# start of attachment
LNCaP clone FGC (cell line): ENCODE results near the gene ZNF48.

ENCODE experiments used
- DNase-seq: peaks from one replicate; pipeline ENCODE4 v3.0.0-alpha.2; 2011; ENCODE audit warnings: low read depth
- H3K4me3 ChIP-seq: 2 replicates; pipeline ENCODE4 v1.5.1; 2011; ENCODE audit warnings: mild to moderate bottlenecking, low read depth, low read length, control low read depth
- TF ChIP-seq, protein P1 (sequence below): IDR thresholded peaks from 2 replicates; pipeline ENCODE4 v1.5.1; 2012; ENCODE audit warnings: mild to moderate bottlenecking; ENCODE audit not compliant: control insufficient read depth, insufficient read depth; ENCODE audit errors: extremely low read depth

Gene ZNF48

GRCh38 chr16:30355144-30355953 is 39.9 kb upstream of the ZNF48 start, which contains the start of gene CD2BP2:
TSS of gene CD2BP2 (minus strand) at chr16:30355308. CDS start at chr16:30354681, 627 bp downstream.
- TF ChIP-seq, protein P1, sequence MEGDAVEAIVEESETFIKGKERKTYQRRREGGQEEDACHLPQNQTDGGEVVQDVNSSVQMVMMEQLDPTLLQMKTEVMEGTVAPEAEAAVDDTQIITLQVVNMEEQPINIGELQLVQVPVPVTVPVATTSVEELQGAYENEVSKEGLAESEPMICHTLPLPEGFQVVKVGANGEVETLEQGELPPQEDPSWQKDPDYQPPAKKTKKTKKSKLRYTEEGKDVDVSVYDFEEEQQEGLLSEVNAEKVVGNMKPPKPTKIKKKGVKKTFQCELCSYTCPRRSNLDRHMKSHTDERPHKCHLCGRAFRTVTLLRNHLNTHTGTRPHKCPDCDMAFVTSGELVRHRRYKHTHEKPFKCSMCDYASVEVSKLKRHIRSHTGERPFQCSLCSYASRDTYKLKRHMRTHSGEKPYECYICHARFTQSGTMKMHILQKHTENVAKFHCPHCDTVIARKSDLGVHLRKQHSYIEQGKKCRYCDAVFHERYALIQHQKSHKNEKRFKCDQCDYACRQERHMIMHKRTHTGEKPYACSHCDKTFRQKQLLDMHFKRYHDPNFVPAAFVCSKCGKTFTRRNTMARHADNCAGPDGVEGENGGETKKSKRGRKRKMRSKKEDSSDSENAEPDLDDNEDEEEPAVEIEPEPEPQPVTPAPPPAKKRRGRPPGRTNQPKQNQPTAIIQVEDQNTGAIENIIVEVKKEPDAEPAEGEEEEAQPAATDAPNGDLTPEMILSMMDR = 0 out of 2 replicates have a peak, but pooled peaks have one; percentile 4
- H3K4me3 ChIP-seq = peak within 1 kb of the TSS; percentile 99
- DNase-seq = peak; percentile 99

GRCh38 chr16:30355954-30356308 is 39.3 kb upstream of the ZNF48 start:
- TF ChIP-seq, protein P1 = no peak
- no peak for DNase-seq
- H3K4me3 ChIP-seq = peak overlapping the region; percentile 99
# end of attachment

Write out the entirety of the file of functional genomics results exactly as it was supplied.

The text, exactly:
LNCaP clone FGC (cell line): ENCODE results near the gene ZNF48.

ENCODE experiments used
- DNase-seq: peaks from one replicate; pipeline ENCODE4 v3.0.0-alpha.2; 2011; ENCODE audit warnings: low read depth
- H3K4me3 ChIP-seq: 2 replicates; pipeline ENCODE4 v1.5.1; 2011; ENCODE audit warnings: mild to moderate bottlenecking, low read depth, low read length, control low read depth
- TF ChIP-seq, protein P1 (sequence below): IDR thresholded peaks from 2 replicates; pipeline ENCODE4 v1.5.1; 2012; ENCODE audit warnings: mild to moderate bottlenecking; ENCODE audit not compliant: control insufficient read depth, insufficient read depth; ENCODE audit errors: extremely low read depth

Gene ZNF48

GRCh38 chr16:30355144-30355953 is 39.9 kb upstream of the ZNF48 start, which contains the start of gene CD2BP2:
TSS of gene CD2BP2 (minus strand) at chr16:30355308. CDS start at chr16:30354681, 627 bp downstream.
- TF ChIP-seq, protein P1, sequence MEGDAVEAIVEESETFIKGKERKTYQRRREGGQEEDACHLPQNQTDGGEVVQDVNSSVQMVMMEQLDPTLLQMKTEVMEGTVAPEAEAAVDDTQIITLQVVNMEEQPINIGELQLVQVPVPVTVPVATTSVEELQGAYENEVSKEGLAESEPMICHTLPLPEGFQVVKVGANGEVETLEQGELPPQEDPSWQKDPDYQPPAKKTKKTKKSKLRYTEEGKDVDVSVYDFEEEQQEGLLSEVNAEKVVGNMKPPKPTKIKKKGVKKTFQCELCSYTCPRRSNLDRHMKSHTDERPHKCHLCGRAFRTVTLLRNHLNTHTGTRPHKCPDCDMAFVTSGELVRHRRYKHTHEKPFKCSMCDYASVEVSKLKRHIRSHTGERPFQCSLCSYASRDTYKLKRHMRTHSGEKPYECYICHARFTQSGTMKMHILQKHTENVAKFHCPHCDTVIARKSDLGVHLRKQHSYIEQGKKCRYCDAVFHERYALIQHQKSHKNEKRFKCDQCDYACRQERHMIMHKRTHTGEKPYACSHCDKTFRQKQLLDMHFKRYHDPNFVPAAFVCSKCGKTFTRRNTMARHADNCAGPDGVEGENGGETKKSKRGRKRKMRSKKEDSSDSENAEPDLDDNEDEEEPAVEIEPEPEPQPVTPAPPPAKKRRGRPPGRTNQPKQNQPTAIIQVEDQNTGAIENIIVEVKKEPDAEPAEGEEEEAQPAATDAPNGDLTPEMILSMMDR = 0 out of 2 replicates have a peak, but pooled peaks have one; percentile 4
- H3K4me3 ChIP-seq = peak within 1 kb of the TSS; percentile 99
- DNase-seq = peak; percentile 99

GRCh38 chr16:30355954-30356308 is 39.3 kb upstream of the ZNF48 start:
- TF ChIP-seq, protein P1 = no peak
- no peak for DNase-seq
- H3K4me3 ChIP-seq = peak overlapping the region; percentile 99